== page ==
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21
Apr 13

The Hunger Games – Suzanne Collins

The-Hunger-Games

A year ago, I saw the movie version of The Hunger Games. I normally wouldn’t see a film adaptation before reading the book, but at the time I wasn’t really planning on reading it. But then The Famine Game was announced – an instance of The Game themed after The Hunger Games. As we’ve never been to Washington D.C., doing a one-week visit there and wrapping it up with The Game seems like a good way to kill two birds with one stone. So of course, this means I’m now reading The Hunger Games trilogy.

Interestingly, this isn’t the first time The Game has lead me to read a YA series. It happened once before when we decided to apply for the Hogwarts and the Draconian Prophecy Game. Donna and I ended up zipping through the entire Harry Potter series, which we both found quite enjoyable. Also, the Hogwarts Game itself was amazing – plus, it was Los Jefes’ first Bay Area Game and our second full length Game. Good times!

Anyway, back to The Hunger Games. If you’ve seen the movie, there’s not much more the book will give you (at least according to my fading memory of the movie I saw a year ago). That said, I enjoyed reading the book. It’s a pretty quick read, the pace is good and Collins’ style is straight-forward. There’s a bit of a recurring theme of teenage emotional exploration (“Is he saying he likes me? But what about my friend G.? Oh, it’s all so confusing!”). Then again, this is a YA novel with a teenage heroine, so I suppose it’s par for the course.

If you’re looking for a readable, engaging book that’s part sci-fi, part dystopian future / political thriller and relatively action-packed, I’d suggest giving The Hunger Games a read. As for me, I’m looking forward to reading the next two books in the trilogy.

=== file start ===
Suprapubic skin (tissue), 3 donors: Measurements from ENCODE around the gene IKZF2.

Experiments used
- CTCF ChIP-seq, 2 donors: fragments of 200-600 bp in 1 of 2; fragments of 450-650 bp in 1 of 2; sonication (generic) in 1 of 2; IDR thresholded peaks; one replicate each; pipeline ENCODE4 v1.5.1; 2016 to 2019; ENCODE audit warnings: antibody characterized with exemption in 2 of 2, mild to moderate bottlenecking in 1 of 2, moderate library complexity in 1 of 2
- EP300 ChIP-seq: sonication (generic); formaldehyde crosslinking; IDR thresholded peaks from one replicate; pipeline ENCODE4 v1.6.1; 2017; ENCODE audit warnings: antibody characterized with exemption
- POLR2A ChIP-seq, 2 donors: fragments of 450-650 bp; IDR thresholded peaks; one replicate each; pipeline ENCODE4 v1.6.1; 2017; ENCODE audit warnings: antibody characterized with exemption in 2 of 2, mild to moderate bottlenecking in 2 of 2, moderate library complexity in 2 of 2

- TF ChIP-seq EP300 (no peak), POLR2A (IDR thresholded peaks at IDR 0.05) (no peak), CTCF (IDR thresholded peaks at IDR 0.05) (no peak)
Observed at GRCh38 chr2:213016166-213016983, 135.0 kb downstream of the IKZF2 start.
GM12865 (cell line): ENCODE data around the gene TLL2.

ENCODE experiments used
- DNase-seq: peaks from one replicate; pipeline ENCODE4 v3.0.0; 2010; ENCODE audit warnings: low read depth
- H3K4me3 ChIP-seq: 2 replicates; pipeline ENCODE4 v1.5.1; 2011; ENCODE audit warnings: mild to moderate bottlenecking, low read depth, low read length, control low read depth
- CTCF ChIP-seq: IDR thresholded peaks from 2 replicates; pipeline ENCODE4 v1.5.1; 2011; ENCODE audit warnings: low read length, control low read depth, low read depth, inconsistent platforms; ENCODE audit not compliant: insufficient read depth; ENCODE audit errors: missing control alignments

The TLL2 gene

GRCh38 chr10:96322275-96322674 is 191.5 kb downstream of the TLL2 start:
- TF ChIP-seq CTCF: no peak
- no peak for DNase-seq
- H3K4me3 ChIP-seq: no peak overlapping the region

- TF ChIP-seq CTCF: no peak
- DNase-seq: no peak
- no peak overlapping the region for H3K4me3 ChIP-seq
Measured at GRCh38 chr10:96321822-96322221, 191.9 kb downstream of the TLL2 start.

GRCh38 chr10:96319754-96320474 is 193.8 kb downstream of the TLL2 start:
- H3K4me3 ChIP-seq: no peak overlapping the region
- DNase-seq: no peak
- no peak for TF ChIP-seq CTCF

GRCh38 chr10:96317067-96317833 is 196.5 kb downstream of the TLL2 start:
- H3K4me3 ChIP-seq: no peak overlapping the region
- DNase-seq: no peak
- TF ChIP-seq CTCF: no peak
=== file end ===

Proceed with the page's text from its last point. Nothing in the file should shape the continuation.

12
Apr 13

Ficciones – Jorge Luis Borges

Borges

I forget exactly when Borges ended up in my mental queue of authors to read. I think it was  sometime over the last year, probably in the context of something else I was reading. In any case, I recently found myself killing time in a used bookstore and picked up a copy of Ficciones.

The book is a collection of 17 short stories, divided into two sections. After I read the first two stories, I was tempted to put it down and walk away. The writing was fairly abstract, with a lot of references to obscure and/or fictional writing, plus he threw in a fair mix of foreign language side passages (mostly Latin). Right off the bat, he dives into the deep end of the philology pool and proceeds to do laps. This was exactly the reason I stopped reading Umberto Eco’s Foucault’s Pendulum the first time I gave it a shot. I eventually picked up Pendulum years later and made it through to the end (it got better after the beginning).

With this in mind, I decided to power through and see if any of other stories might be a bit more engaging. It turned out to be a mix – I probably enjoyed about half of the stories. They tended towards the philosophical and metaphysical end of the spectrum, and occasionally veered into fantasy. For example, one tale I particularly enjoyed had to do with people living in a world that consisted of an infinite library. The endless rooms held endless books of an identical format. However, it was speculated that the books were simply permutations of all books that could be written using the alphabet and the format constraints of the book. Obviously, this would only produce a finite (though large) set of books, but there was further speculation that extended it out to infinity (I don’t think I fully understood that part, though).

Anyway, it’s a short book and you might consider giving it a go if you’re interested in philosophical and mystical sorts of things. Also, having a Latin dictionary on hand might be useful.